DADT should end. I’ve said so, and debated the issue with repeal opponent Stuart Koehl (posts 1, 2, 3, and 4). Most servicemembers I know (appropriate disclaimer here) already have a mindset of Don’t Ask, Don’t Care, and its time for official policy to catch up.
We should note that a legislative effort is the right way to change the current policy. DADT is based on a law – 10 U.S.C. § 654 – enacted with the FY1994 National Defense Authorization Act.
Some have argued (and here, and here) that President Obama could stop enforcing DADT by executive order. The President does have control over enlisted separations under 10 U.S.C. § 12305 and officer separations under 10 U.S.C. § 123. But, as Gene Healy noted in a recent column, “it would be kinda cool if our representatives got to vote on [policies] before they became the law of the land.” More than kinda cool, it would comply with the Constitution, which gives Congress the authority “To make Rules for the Government and Regulation of the land and naval Forces.”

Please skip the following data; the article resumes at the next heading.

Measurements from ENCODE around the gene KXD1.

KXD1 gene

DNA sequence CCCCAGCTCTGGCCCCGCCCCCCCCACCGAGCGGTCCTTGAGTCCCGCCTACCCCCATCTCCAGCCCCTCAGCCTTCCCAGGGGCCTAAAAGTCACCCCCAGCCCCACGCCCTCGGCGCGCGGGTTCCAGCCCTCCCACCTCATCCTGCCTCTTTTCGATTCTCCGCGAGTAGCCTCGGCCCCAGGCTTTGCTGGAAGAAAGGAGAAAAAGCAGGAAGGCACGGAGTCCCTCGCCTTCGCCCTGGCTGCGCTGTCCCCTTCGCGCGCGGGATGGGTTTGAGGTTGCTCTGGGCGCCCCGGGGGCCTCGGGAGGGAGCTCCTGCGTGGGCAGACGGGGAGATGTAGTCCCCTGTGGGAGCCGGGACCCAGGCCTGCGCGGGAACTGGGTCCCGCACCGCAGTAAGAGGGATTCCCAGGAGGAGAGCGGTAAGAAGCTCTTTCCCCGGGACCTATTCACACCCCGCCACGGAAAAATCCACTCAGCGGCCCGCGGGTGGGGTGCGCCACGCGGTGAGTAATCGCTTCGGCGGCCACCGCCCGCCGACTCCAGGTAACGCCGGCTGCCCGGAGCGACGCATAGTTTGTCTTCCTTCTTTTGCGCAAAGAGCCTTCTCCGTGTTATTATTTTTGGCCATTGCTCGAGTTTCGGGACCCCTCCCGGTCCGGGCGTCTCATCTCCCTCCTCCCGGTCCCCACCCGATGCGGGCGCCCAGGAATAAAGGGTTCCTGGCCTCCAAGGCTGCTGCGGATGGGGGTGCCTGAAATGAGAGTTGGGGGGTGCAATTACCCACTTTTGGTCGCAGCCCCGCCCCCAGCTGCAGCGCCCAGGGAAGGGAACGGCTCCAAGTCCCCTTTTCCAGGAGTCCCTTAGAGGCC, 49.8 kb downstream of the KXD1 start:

The repeal legislation also deals with the legal and policy questions that are implicated with DADT repeal. This is important in a couple of ways. First, the policy change is phased in over time, giving the services time to adjust policies.
Second, as I said at this event, the sexual offenses in the Uniform Code of Military Justice (UCMJ) are a mess that Congress needs to untangle along with repeal. Article 125 of the UCMJ criminalizes all sodomy – heterosexual, homosexual, consensual, or otherwise. As this article points out, the Court of Appeals for the Armed Forces’ decision in United States v. Marcum wounded Article 125 in the wake of Lawrence v. Texas, but did not kill it. The definition of “sexual intercourse” in the UCMJ only includes sex between a man and a woman, so the offenses of adultery, prostitution, and patronizing a prostitute under Article 134 of the UCMJ don’t apply when committed in a homosexual manner. The UCMJ should adopt a uniform standard - criminalize sexual behavior that is prejudicial to the good order and discipline of the armed forces, period. The DOD Report takes this into account (see pp. 138-39) and Congress and the military will have a chance to sort things out as repeal is under way.
In short, repeal is the right thing to do, and passing this law is the right way to do it.